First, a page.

I’ve been watching “To Catch a Smuggler” on the National Geographic channel lately. It follows CBP around as they interview travelers and inspect packages. I don’t THINK it’s staged.
It’s pretty common for them to open boxes or take things apart that they believe are suspicious. In one episode, there was what appeared to be a very expensive piece of equipment that they drilled holes in and pried it apart. Sure enough, there was drugs in it. But if there hadn’t been, they would have destroyed a very expensive piece of equipment. In the same episode, they drilled a hole in a drum (the musical kind) but didn’t find anything. It probably wouldn’t have affected the playability of the drum but it certainly didn’t do its value any favors.
Are there limits on what they can do or is anything fair game?
I can’t answer your question but can add my own personal experience. Coming across the border from Canada, the agent demanded my wallet and dug through it including my credit cards and cash. I don’t think a regular LEO has the authority to do such a thing, but customs apparently does.
I also understand that their authority extends 100 miles from the border; effectively giving them uncomfortably broad powers over a large percentage of the population that is otherwise unconstitutional to other government agents. The Constitution in the 100-Mile Border Zone | American Civil Liberties Union.
Whoah! I didn’t know about the 100 miles of the border thing, interesting.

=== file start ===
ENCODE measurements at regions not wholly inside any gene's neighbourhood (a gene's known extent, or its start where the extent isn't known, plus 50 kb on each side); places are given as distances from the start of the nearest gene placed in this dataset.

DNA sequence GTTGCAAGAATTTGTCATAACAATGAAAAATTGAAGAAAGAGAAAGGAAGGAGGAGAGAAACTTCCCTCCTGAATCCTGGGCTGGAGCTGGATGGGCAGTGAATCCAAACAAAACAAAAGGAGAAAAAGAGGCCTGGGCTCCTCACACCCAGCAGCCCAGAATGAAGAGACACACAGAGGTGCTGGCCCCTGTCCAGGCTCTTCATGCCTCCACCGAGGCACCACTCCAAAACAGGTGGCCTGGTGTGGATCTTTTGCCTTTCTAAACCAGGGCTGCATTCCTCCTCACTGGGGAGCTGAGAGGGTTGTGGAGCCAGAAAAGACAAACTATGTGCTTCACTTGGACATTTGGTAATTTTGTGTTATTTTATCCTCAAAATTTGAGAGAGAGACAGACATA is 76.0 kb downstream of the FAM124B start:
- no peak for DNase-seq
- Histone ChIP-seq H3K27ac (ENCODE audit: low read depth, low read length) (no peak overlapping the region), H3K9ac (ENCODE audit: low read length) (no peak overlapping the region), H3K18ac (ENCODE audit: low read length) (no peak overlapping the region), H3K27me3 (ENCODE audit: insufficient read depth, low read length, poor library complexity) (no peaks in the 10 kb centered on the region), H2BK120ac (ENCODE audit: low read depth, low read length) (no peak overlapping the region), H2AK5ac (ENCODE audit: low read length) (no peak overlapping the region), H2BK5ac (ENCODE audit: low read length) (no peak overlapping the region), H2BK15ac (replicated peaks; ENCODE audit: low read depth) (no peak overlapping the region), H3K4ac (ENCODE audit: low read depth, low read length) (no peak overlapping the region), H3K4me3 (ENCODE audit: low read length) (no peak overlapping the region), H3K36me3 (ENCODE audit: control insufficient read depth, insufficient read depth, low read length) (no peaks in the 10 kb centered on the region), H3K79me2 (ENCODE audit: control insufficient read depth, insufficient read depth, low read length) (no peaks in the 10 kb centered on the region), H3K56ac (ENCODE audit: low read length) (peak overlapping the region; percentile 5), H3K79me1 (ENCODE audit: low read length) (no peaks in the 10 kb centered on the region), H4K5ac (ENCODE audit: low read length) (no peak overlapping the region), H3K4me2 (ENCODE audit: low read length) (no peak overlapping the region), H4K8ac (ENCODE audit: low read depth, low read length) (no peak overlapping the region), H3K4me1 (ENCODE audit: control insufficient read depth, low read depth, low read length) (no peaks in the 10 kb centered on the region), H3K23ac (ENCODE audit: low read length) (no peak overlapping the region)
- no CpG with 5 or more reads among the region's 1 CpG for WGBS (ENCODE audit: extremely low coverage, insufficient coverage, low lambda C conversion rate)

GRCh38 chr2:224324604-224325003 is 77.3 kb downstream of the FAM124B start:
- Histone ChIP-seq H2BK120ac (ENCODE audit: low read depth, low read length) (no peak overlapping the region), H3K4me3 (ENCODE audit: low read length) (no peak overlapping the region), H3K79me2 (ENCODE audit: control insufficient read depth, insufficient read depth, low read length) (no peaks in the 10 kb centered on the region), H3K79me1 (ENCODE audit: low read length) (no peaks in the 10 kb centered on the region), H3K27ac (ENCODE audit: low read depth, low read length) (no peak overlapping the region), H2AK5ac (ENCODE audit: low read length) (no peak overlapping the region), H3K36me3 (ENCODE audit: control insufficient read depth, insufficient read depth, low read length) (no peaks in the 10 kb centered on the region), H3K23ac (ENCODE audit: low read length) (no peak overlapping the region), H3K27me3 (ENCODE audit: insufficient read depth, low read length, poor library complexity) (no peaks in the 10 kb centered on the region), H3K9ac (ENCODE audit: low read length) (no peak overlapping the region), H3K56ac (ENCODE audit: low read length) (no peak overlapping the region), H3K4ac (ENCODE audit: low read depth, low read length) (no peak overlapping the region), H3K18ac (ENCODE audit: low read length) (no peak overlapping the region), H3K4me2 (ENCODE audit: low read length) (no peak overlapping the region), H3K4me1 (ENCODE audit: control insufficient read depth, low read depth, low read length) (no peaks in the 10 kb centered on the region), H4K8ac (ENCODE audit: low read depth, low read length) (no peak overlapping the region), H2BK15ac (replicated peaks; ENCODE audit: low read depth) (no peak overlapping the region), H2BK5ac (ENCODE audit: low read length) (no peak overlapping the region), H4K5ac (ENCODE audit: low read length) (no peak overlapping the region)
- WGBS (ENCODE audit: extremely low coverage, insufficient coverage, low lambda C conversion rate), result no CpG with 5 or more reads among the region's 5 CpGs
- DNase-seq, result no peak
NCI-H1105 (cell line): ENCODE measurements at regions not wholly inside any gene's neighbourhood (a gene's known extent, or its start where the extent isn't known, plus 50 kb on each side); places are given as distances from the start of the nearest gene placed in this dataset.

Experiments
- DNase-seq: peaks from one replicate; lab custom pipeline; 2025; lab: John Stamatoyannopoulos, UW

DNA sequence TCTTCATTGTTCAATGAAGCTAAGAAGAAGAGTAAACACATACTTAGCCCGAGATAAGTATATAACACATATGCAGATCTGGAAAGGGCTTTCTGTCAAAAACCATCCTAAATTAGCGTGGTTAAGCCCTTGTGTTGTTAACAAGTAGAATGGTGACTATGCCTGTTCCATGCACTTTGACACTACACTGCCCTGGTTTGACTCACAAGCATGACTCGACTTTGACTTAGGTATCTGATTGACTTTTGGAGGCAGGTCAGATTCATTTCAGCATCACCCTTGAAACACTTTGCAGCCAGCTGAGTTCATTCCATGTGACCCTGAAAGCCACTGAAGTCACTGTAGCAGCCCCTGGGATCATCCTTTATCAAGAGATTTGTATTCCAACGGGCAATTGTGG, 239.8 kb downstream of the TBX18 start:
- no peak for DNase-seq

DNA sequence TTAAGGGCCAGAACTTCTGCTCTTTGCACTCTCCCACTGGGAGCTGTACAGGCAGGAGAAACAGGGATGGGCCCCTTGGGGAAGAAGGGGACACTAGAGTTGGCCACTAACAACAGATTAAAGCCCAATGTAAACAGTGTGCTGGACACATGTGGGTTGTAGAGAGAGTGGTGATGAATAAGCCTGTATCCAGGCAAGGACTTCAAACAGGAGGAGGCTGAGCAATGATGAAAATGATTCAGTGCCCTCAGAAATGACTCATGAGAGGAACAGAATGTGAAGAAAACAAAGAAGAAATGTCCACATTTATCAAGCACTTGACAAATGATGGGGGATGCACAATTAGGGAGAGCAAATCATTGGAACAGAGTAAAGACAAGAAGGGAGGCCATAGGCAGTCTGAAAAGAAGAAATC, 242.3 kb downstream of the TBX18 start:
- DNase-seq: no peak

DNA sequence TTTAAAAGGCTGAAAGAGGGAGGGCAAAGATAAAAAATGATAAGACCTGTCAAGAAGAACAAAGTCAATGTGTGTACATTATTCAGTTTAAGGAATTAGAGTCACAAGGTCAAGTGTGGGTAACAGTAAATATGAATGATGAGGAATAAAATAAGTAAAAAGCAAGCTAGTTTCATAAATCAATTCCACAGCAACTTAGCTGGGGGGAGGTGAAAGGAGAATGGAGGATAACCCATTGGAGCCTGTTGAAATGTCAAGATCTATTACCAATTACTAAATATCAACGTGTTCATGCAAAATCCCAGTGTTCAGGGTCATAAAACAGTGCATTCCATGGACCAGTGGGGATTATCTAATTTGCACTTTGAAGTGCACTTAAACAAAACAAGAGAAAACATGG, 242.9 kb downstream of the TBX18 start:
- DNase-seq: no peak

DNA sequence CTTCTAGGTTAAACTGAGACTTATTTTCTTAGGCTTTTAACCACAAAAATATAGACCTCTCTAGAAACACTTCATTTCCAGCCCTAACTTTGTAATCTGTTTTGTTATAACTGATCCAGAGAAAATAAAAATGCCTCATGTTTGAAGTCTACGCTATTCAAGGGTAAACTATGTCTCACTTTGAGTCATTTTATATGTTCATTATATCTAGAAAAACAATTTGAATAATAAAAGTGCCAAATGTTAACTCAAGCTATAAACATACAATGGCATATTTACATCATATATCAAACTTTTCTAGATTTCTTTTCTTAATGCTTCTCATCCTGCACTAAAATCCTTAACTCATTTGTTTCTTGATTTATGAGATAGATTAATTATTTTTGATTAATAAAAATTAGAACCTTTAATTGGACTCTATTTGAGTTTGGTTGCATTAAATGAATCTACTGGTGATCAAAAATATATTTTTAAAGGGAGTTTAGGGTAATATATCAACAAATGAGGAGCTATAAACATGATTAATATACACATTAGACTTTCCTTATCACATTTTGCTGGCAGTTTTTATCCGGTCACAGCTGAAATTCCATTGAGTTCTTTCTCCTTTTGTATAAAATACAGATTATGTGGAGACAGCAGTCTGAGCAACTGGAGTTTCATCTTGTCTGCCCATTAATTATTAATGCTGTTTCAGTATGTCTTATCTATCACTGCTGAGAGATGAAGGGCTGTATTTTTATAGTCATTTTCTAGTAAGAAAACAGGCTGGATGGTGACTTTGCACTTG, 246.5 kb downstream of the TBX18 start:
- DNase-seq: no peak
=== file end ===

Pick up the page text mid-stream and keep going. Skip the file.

And as any international airport is a border control point, even more US citizens could be covered by this border search exception if somebody decided to try to interpret it that way. It takes a long time to reach the Supreme Court, and in the meantime…
They’re not supposed to damage private property, and there is even a process to make a claim. I have no knowledge about how successful people have been doing this. And it does seem overly complex and prohibitive.
There have been assorted cases about what they can examine and hold and for how long. Different circuits vary, and the courts seem to be getting increasingly protective of things like cellphones because they are essentially a travelling copy of a large assembly of personal details.
The few cases I recall reading about, the courts basically seem to be saying - the special powers (search without probably cause) are for detecting contraband and illegal items. Anything deeper into personal information, not goods - like, “let’s keep and crack your phone to analyze it to see if you’ve been consorting with terrorists” needs a much deeper level of probable cause than “I don’t like your attitude, so I’ll keep your phone”.
IIRC, there was also a case working its way through the appeals courts about border guards stopping traffic from a US town near the Mexican border and demanding ID from the drivers or passengers to prove they are American citizens.